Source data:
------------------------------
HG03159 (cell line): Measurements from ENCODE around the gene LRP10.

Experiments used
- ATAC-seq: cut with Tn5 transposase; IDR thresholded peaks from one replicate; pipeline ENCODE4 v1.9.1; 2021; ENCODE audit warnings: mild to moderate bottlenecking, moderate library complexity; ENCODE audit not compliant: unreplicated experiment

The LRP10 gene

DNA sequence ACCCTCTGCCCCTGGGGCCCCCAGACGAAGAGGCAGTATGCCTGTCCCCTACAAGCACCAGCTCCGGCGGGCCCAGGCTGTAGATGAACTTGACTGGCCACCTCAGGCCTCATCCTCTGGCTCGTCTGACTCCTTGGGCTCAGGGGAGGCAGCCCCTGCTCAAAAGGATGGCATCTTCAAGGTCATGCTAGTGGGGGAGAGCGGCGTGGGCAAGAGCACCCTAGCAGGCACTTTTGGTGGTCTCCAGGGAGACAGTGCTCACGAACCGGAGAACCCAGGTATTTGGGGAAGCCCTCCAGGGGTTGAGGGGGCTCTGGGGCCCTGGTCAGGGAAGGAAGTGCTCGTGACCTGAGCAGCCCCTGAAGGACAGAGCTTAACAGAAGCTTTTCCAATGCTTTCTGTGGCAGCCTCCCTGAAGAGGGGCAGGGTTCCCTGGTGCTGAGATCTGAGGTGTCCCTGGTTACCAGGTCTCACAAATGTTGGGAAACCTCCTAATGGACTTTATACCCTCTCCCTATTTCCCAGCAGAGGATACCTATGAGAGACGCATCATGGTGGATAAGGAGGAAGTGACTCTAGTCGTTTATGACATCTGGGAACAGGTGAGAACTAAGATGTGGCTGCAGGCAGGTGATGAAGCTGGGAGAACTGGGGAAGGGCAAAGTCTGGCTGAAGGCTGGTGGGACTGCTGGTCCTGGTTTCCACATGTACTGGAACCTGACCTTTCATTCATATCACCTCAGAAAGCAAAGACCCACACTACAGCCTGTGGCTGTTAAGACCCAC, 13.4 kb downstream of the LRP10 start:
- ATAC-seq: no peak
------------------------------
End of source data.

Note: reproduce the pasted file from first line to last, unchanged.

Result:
HG03159 (cell line): Measurements from ENCODE around the gene LRP10.

Experiments used
- ATAC-seq: cut with Tn5 transposase; IDR thresholded peaks from one replicate; pipeline ENCODE4 v1.9.1; 2021; ENCODE audit warnings: mild to moderate bottlenecking, moderate library complexity; ENCODE audit not compliant: unreplicated experiment

The LRP10 gene

DNA sequence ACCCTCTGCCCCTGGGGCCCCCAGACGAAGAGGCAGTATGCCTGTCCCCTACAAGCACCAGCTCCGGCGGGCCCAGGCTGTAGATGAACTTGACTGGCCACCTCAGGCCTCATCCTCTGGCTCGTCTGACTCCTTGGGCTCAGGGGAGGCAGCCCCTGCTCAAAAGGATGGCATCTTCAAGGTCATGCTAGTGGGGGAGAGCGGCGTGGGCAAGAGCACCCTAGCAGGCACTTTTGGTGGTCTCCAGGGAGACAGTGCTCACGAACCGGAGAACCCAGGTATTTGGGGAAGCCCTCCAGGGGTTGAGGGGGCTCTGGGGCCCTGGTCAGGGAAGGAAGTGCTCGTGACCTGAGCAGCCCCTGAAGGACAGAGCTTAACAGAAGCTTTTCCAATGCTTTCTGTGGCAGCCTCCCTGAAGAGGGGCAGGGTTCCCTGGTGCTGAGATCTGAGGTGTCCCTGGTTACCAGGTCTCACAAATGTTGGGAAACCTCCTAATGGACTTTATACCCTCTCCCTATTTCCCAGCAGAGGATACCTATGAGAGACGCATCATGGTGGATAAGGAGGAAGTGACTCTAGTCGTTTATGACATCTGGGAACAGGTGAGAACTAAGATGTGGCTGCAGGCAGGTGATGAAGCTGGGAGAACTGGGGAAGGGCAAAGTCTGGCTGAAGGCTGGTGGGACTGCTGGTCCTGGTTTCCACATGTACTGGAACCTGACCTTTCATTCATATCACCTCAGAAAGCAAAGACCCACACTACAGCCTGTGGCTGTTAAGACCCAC, 13.4 kb downstream of the LRP10 start:
- ATAC-seq: no peak